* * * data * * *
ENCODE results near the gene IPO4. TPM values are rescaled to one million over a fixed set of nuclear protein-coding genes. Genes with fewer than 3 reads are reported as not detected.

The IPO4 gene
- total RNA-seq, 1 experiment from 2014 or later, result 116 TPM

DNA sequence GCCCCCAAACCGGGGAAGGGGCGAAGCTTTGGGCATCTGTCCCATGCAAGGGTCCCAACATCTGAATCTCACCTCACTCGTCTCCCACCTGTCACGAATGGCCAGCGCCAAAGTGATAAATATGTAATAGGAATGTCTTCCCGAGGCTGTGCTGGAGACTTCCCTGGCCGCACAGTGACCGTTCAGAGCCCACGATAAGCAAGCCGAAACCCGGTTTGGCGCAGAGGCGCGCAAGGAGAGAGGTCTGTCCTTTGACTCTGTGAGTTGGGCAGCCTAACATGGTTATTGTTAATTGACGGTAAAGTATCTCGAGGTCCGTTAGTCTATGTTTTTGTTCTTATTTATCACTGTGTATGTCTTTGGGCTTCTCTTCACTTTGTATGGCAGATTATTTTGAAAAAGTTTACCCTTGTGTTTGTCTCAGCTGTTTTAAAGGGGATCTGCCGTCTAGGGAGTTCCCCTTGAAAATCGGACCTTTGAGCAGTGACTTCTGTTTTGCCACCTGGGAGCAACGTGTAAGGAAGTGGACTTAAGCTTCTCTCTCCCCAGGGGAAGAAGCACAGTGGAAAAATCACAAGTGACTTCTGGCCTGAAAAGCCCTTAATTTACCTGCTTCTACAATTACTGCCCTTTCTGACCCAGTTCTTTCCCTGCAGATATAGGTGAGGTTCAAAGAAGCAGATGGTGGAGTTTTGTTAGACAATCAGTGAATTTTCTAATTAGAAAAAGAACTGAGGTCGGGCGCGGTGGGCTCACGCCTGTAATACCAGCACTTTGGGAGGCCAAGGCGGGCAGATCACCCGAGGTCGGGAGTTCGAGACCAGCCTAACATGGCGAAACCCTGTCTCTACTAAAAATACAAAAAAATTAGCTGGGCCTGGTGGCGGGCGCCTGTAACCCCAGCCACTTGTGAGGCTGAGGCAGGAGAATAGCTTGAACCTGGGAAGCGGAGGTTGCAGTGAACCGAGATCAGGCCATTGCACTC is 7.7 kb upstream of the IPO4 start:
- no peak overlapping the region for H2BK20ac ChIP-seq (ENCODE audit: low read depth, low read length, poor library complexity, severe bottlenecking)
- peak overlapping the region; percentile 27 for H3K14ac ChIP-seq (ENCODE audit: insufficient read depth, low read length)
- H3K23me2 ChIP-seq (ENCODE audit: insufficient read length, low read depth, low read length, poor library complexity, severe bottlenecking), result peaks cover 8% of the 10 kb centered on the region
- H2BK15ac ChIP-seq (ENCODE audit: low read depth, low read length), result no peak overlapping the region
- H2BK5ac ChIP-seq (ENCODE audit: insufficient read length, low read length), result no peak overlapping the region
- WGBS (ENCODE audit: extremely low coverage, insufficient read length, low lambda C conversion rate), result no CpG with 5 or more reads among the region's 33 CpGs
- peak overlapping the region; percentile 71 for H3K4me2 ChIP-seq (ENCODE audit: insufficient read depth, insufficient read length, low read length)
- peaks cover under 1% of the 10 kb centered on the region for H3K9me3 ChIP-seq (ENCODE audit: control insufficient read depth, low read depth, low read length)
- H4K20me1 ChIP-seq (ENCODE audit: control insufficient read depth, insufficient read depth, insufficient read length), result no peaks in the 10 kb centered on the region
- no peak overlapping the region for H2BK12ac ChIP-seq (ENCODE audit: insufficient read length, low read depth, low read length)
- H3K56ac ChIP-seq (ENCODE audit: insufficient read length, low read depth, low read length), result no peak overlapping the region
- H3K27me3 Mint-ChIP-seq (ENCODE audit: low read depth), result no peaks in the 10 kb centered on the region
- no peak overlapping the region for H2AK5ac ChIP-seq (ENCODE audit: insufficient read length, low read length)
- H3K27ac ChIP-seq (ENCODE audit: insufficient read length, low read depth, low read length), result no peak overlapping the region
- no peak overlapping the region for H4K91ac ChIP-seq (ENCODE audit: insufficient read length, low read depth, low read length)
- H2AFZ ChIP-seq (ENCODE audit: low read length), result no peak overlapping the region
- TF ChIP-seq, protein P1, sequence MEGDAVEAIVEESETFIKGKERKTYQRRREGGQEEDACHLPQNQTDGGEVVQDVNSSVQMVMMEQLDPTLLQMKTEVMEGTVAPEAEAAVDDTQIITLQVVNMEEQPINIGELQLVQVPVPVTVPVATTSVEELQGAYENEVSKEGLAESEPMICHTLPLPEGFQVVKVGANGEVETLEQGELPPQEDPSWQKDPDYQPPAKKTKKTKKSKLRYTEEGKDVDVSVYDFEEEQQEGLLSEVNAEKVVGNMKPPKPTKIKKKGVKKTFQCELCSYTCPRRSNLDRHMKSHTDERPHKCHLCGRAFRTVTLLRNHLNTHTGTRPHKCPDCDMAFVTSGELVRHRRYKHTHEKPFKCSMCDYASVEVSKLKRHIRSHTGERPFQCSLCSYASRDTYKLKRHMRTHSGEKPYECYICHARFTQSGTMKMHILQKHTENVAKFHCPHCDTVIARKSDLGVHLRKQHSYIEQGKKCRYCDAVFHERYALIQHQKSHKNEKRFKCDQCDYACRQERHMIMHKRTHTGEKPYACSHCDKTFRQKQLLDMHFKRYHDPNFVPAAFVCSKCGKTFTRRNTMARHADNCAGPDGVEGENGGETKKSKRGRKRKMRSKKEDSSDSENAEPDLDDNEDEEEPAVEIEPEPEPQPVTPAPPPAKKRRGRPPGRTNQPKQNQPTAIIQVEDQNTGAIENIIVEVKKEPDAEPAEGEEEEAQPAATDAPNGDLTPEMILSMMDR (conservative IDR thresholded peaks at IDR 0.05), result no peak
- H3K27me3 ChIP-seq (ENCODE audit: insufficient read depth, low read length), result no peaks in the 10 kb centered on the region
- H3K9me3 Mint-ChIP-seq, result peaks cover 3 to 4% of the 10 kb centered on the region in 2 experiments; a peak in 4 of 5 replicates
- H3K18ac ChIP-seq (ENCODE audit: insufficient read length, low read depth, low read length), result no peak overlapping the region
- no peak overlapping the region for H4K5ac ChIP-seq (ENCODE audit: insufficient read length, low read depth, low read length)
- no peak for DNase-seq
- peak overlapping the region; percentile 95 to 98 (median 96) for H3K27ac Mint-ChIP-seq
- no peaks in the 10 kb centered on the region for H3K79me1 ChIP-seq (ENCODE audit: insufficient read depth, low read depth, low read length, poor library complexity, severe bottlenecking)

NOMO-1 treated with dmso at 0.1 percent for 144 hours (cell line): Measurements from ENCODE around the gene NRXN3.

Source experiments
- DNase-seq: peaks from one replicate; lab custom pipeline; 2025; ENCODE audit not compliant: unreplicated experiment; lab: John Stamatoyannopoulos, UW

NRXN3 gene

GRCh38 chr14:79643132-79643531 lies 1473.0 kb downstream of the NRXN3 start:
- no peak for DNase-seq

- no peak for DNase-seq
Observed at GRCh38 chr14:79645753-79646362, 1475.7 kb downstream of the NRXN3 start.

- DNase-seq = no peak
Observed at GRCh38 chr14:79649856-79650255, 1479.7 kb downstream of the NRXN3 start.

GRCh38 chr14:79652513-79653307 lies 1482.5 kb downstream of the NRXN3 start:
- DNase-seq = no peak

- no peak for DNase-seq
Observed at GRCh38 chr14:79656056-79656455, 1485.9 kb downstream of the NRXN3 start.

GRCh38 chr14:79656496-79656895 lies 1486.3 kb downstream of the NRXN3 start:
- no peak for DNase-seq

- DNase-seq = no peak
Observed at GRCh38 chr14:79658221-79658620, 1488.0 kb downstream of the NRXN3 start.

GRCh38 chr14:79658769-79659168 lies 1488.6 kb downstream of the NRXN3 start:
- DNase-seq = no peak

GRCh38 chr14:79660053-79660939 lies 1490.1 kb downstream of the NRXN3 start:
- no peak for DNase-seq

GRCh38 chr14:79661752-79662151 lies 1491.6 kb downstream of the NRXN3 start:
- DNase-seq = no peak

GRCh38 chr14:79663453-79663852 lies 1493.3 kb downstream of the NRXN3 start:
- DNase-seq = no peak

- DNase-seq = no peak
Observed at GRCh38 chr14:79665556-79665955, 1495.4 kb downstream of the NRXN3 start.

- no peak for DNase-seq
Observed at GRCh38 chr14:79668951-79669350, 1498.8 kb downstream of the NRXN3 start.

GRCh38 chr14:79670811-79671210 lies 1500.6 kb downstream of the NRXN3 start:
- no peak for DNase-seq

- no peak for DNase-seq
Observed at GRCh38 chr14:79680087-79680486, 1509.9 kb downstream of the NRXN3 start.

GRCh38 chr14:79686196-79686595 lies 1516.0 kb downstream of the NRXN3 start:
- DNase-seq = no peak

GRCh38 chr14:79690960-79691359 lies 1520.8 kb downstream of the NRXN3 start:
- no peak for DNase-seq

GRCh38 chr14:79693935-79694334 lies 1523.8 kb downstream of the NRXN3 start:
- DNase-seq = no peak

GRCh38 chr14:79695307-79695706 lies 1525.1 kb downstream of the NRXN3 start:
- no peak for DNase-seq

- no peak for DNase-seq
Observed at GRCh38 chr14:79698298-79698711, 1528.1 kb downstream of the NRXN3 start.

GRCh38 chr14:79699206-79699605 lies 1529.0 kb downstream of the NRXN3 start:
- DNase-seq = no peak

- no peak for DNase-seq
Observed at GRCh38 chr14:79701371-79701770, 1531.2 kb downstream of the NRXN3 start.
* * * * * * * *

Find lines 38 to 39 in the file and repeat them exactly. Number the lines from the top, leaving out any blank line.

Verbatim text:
Observed at GRCh38 chr14:79649856-79650255, 1479.7 kb downstream of the NRXN3 start.

GRCh38 chr14:79652513-79653307 lies 1482.5 kb downstream of the NRXN3 start: